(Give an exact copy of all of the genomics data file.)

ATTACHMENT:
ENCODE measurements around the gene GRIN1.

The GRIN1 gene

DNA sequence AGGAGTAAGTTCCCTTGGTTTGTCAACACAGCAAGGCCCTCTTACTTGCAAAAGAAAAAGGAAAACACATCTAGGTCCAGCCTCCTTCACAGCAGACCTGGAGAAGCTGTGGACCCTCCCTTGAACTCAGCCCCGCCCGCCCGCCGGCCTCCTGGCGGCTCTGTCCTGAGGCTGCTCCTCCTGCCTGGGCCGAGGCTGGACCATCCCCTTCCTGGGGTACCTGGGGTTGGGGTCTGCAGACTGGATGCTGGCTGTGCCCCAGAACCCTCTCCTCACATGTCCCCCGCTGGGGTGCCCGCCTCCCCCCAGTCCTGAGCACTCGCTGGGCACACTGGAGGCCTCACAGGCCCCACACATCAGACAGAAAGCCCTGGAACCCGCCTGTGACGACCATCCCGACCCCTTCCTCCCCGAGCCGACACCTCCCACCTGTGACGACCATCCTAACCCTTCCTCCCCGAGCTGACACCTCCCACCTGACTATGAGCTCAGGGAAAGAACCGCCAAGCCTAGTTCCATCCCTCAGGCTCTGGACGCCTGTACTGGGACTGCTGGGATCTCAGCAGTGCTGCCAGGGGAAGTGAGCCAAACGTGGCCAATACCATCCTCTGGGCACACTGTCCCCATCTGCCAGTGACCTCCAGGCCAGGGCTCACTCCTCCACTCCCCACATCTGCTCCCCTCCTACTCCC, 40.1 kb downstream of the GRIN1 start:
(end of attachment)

ENCODE measurements around the gene GRIN1.

The GRIN1 gene

DNA sequence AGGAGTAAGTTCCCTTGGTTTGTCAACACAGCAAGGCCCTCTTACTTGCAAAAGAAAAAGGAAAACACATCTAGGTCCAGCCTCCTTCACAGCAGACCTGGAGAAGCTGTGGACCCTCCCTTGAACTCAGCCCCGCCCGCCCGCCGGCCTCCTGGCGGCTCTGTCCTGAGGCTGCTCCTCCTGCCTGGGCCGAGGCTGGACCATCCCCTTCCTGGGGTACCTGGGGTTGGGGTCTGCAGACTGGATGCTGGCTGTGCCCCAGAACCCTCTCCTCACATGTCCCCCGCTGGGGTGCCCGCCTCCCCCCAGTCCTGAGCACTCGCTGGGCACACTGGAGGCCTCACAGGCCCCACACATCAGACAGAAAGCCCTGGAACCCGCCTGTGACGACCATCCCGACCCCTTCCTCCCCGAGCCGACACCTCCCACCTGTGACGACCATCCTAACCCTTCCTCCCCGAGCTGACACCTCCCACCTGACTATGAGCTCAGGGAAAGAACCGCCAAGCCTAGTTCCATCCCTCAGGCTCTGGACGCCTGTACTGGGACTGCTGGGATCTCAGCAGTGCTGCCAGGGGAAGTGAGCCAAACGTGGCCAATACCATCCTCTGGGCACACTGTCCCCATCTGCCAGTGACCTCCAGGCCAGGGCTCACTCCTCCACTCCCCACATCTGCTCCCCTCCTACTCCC, 40.1 kb downstream of the GRIN1 start: